10th November 2022 - 5 min read
The crypto market suffered yet another dip in the last 24 hours, with Bitcoin dropping to below US$16,000 – a low that has not been seen since November 2020. This is as the crypto market saw another swift and shocking collapse – this time of cryptocurrency exchange FTX in just a matter of days.
Bitcoin briefly touched a low of US$15,555 yesterday before recovering back to the current US$16,400 range, and as you can expect, it is not the only crypto to stumble. Second largest token Ether also took a fall to a low of US$1,071. Other alternative coins, too, were affected, including Ripple, Cardano, and Litecoin. The worst hit is perhaps Solana – which saw its price nosedive by 46% to less than US$14 in the past 24 hours – as it is closely linked to the now-embattled FTX through several investment partnerships and support.
The fall of FTX came right at the heels of numerous meltdowns that had taken place since mid-2022, most notably being Terraform Labs (key player in the collapse of the Terra blockchain), as well as crypto hedge fund Three Arrows Capital and crypto lender Celsius Network Ltd. It has left the market reeling because FTX itself had seemed sufficiently propped up with financial backing from high profile institutional names – such as BlackRock, SoftBank, Sequoia, and Temasek Holdings – and was also offering bailouts of its own to other ailing crypto firms (Voyager being one example). It was also a huge donor to Democratic politics, spending an estimated US$40 million on the upcoming midterm US election.
But more importantly, the effect of FTX’s collapse will be significant because of its size; it is one of the largest crypto exchanges in the world in terms of market capitalisation, with a valuation of US$32 billion (as of February 2022). In comparison, previous casualties Celsius and Three Arrows both had a valuation of US$25 billion and US$10 billion, respectively, while Terraform Labs was valued at US$60 billion. In fact, FTX was – at one point – second only to Binance, the world’s largest crypto exchange.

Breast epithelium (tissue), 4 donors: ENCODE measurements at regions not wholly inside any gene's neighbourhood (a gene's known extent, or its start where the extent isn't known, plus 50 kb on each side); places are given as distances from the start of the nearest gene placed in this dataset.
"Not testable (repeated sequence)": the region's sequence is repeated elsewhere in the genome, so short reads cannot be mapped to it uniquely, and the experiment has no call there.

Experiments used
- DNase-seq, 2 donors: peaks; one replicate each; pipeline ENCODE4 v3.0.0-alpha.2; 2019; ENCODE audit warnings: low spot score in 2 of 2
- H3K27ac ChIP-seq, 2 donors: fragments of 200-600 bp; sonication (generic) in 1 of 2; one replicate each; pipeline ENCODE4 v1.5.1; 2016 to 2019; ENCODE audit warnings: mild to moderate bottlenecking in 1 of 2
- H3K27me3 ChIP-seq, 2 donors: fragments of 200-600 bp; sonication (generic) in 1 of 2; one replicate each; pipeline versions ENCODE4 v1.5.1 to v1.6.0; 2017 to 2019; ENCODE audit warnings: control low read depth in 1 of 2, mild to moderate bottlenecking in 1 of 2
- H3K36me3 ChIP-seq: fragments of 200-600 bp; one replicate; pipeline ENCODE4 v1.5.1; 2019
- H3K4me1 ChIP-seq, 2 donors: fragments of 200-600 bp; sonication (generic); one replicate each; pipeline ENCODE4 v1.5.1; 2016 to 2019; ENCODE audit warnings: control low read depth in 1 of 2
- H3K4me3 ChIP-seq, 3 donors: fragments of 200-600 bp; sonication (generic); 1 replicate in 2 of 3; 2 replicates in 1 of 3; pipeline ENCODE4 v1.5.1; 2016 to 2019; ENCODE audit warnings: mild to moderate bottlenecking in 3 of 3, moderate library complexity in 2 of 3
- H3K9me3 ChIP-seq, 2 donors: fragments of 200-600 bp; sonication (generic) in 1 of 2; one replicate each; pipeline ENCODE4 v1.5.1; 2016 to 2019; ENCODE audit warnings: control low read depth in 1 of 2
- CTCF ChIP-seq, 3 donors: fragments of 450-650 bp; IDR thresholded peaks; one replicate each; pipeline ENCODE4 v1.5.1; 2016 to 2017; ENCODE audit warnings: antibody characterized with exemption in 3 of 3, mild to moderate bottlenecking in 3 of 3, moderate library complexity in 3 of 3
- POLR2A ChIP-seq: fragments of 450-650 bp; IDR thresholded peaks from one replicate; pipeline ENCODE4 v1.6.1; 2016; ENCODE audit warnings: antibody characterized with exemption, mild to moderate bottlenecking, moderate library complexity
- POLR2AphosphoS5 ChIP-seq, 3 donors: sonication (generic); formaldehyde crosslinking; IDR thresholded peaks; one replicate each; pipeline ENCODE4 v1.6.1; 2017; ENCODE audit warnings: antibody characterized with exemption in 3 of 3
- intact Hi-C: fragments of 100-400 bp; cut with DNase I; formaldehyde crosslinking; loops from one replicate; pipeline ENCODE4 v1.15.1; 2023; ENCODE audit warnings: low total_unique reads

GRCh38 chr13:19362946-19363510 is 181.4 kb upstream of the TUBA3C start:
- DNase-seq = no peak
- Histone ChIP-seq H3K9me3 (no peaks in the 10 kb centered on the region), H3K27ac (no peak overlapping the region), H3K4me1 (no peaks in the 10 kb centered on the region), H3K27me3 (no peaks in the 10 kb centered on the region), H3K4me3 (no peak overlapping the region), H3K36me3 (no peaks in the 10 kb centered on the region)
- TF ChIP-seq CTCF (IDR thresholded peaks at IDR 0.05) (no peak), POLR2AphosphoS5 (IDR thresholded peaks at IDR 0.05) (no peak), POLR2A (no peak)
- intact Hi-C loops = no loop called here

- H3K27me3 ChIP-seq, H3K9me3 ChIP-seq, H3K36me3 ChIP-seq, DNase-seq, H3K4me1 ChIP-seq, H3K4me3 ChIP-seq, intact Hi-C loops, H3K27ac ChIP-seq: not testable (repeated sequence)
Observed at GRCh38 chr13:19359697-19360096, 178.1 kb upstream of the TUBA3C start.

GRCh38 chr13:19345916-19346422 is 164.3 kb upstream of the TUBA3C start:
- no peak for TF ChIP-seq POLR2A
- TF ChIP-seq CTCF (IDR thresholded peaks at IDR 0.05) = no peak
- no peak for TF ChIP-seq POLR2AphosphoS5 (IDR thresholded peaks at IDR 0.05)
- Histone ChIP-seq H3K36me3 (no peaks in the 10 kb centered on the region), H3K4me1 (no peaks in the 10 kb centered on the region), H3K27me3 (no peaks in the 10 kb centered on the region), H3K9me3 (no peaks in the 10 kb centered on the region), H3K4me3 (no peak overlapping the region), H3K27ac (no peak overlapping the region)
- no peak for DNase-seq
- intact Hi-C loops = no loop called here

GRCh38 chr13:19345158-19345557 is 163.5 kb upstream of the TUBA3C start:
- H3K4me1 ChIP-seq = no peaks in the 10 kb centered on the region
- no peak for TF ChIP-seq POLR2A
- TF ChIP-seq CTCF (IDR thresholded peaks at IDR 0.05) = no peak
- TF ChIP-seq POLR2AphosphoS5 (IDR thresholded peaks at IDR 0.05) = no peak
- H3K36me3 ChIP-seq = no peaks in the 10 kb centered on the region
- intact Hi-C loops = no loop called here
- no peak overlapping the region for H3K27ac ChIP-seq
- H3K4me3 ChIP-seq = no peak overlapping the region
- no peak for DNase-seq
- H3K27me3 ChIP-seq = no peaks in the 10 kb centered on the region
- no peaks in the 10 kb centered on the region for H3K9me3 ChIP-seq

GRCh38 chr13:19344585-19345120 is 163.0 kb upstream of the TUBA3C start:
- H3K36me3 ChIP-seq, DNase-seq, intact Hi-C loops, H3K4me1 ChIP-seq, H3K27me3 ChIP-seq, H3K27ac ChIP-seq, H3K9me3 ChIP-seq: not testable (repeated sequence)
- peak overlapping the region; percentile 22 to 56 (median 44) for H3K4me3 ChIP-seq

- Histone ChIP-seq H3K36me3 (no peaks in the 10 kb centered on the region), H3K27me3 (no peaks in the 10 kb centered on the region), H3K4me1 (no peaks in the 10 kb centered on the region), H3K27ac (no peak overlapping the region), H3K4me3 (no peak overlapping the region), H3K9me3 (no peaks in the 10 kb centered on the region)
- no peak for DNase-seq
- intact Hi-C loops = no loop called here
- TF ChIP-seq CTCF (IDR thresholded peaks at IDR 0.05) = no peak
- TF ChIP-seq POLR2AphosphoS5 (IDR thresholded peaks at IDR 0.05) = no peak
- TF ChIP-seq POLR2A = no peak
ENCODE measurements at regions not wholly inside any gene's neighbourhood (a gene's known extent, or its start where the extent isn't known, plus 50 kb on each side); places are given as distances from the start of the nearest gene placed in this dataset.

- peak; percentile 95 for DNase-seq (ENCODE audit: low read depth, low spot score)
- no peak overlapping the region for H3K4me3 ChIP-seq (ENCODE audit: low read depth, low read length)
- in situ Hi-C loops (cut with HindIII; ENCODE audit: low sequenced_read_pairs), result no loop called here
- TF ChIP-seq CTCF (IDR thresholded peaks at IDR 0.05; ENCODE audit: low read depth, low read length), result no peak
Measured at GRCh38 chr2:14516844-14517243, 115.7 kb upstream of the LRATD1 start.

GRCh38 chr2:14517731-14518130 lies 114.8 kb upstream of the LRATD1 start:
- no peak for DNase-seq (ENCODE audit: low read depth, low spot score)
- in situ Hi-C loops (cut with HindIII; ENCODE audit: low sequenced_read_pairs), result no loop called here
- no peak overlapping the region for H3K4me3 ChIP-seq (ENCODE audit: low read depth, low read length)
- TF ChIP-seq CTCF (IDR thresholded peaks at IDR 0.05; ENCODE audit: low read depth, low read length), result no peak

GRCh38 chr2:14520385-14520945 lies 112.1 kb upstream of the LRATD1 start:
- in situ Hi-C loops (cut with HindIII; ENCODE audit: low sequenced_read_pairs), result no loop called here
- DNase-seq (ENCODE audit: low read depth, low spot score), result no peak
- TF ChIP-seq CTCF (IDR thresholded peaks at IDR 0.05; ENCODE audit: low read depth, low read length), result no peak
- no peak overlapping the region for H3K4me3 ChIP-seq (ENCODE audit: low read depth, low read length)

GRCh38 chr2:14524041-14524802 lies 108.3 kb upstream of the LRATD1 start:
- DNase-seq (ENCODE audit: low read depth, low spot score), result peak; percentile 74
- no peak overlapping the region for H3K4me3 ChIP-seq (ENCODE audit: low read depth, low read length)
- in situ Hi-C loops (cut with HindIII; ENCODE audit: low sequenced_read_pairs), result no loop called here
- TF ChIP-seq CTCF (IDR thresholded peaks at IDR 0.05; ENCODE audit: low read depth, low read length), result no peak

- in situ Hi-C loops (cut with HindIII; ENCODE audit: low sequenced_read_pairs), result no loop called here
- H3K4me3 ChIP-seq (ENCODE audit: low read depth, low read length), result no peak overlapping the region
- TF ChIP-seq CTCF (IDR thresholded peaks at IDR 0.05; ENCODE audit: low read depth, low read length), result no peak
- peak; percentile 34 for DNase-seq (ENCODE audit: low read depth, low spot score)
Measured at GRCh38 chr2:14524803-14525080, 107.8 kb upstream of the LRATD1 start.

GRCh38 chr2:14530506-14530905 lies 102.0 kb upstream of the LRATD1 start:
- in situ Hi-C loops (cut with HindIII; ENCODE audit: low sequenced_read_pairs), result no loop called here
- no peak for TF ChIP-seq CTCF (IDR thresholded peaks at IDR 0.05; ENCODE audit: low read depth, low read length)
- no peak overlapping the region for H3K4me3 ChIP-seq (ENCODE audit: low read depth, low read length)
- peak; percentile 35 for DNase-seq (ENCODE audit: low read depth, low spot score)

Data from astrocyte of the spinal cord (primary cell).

To chart the timeline of FTX’s fall, it was triggered by a leaked balance sheet from Alameda Research, a crypto trading firm that also belonged to the CEO of FTX, Sam Bankman-Fried. This document was picked up by crypto news site, CoinDesk, who then highlighted the close financial ties between FTX and Alameda Research, as approximately 25% of Alameda Research’s asset are held in FTT (the native token of FTX). This ultimately led to growing concerns as investors noted how reliant Alameda’s finances were on FTT, and how FTT’s value was, in turn, heavily dependent on purchases from FTX itself.
Alameda Research later attempted to dispel such concerns by clarifying that the leaked balance sheet only showed a portion of the firm’s assets. However, the situation only continued to escalate when Binance – who owned FTT from a previous stake sale – decided to liquidate its holdings of FTT “due to recent revelations that have come to light”. FTX then saw massive withdrawals of about US$6 billion in just 72 hours, which prompted the exchange to pause withdrawals.
This then brings us to the most recent development of the saga, which saw Binance signing a non-binding letter of intent to acquire FTX.com (not inclusive FTX’s entity) on 8 November (Tuesday) to “help cover the liquidity crunch”. However, the proposed deal subsequently fell through, with Binance citing “corporate due diligence, as well as the latest news reports regarding mishandled customer funds and alleged US agency investigations” as its reasons.
“In the beginning, our hope was to be able to support FTX’s customers to provide liquidity, but the issues are beyond our control or ability to help,” Binance further noted on its Twitter account. As a result, FTX is now left to explore all other options that remain to it, facing a shortfall of up to US$8 billion.
In light of this latest incident, analysts unanimously agree that the crypto industry will be set back. In the last 24 hours, the total market capitalisation for all crypto assets has fallen by more than 10%, from US$980 billion to US$805.97 billion.
“Given the public-facing nature of FTX CEO Sam Bankman-Fried and the size of FTX, we believe that the week’s events could cause some loss of consumer confidence in the crypto industry, beyond that seen in the aftermath of the 3AC, Celsius, and Voyager events that took place earlier this year. It may take time for customers to regain trust in the industry, broadly speaking (and we think regulation could help this),” analysts at research service provider Keefe, Bruyette & Woods (KBW) further said in a note.
Subscribe to our exclusive weekly newsletter and we’ll bring you the week’s highlights of financial news, expert tips, guides, and the latest credit card and e-wallet deals.
Stay tuned for what’s to come next in the personal finance world